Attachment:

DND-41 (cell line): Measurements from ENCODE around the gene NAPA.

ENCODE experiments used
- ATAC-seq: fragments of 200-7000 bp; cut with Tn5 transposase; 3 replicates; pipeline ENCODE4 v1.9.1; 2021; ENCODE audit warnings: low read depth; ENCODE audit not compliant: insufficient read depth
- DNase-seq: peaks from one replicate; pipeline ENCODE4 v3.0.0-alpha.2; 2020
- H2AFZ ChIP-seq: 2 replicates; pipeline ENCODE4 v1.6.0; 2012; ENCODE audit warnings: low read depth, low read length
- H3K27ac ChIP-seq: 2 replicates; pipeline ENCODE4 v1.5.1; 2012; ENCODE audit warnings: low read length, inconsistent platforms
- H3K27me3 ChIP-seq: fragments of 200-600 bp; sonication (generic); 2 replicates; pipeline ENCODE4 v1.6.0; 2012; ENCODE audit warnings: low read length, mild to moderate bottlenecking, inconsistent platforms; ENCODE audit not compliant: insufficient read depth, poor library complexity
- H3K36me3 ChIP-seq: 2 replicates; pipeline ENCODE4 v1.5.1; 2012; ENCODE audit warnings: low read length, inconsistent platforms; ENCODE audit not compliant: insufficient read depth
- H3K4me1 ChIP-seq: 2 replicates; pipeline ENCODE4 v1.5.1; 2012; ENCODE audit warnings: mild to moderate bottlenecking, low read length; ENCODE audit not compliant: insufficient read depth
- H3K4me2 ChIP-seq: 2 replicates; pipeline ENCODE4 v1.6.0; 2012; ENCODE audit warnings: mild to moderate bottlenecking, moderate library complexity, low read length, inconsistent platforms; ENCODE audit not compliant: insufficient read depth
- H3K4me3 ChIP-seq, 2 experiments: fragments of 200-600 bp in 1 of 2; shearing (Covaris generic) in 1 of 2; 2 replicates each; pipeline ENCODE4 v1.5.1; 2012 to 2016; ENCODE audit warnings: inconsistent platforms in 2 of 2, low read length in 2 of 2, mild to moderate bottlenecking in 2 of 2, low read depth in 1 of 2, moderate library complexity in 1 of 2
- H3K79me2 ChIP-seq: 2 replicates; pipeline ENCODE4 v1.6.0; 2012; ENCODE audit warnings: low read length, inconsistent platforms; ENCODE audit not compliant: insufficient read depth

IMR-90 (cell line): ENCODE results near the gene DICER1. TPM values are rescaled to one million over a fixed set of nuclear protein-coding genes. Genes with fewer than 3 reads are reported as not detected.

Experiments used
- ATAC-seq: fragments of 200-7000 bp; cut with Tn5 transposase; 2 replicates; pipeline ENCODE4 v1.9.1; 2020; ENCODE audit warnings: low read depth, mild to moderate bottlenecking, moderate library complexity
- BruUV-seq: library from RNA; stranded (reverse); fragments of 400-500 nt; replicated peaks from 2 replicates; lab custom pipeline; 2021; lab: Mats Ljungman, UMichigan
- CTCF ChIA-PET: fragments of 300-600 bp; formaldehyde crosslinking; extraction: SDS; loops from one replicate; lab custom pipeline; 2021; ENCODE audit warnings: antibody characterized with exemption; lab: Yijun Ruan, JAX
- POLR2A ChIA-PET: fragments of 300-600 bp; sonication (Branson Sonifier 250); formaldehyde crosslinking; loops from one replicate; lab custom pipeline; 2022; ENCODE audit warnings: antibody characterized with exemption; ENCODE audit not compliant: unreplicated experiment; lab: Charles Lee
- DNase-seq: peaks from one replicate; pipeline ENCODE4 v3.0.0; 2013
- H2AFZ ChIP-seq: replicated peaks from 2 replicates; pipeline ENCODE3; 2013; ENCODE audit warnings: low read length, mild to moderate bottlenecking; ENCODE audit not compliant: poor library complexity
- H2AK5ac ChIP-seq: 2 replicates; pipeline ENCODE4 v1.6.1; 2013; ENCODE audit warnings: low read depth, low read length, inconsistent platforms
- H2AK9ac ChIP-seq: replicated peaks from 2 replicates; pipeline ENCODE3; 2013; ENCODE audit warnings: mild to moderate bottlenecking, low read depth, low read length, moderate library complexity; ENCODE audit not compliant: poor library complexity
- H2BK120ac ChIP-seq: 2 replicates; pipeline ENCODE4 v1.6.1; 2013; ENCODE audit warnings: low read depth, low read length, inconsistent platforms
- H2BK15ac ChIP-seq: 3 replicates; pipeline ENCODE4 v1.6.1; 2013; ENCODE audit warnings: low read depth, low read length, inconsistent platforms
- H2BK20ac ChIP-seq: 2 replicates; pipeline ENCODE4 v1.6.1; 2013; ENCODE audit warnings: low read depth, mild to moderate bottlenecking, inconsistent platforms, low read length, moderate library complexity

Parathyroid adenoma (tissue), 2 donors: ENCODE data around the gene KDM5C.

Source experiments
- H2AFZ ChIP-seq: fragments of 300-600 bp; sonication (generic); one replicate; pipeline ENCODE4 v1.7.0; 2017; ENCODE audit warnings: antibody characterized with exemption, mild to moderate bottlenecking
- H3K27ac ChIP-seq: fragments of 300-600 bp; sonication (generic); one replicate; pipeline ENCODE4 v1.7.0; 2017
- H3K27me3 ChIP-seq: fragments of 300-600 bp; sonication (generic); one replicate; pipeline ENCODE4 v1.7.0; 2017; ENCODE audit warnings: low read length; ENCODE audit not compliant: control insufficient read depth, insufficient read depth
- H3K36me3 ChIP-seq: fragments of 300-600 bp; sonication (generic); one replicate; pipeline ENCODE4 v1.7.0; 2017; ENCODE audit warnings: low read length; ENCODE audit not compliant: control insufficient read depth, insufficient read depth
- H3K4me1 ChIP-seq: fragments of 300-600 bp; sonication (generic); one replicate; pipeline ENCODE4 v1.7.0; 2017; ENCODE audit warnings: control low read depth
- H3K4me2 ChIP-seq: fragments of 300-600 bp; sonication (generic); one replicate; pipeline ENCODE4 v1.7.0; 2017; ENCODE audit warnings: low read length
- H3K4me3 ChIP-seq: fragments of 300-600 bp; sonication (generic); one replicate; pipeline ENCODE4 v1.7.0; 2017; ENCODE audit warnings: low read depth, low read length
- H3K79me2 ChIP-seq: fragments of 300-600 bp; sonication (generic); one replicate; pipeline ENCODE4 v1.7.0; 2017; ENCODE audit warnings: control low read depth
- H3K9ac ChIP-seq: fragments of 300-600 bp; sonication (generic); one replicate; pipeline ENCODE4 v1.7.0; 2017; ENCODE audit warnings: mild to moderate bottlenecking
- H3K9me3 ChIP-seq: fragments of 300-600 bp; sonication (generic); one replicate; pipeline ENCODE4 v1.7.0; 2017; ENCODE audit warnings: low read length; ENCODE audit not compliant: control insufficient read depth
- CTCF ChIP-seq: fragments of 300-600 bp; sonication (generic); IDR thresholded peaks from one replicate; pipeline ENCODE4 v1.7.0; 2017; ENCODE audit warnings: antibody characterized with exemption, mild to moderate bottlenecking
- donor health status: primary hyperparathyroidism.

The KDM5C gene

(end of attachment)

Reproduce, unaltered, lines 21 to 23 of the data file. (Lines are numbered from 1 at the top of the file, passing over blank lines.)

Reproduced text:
- H2AK5ac ChIP-seq: 2 replicates; pipeline ENCODE4 v1.6.1; 2013; ENCODE audit warnings: low read depth, low read length, inconsistent platforms
- H2AK9ac ChIP-seq: replicated peaks from 2 replicates; pipeline ENCODE3; 2013; ENCODE audit warnings: mild to moderate bottlenecking, low read depth, low read length, moderate library complexity; ENCODE audit not compliant: poor library complexity
- H2BK120ac ChIP-seq: 2 replicates; pipeline ENCODE4 v1.6.1; 2013; ENCODE audit warnings: low read depth, low read length, inconsistent platforms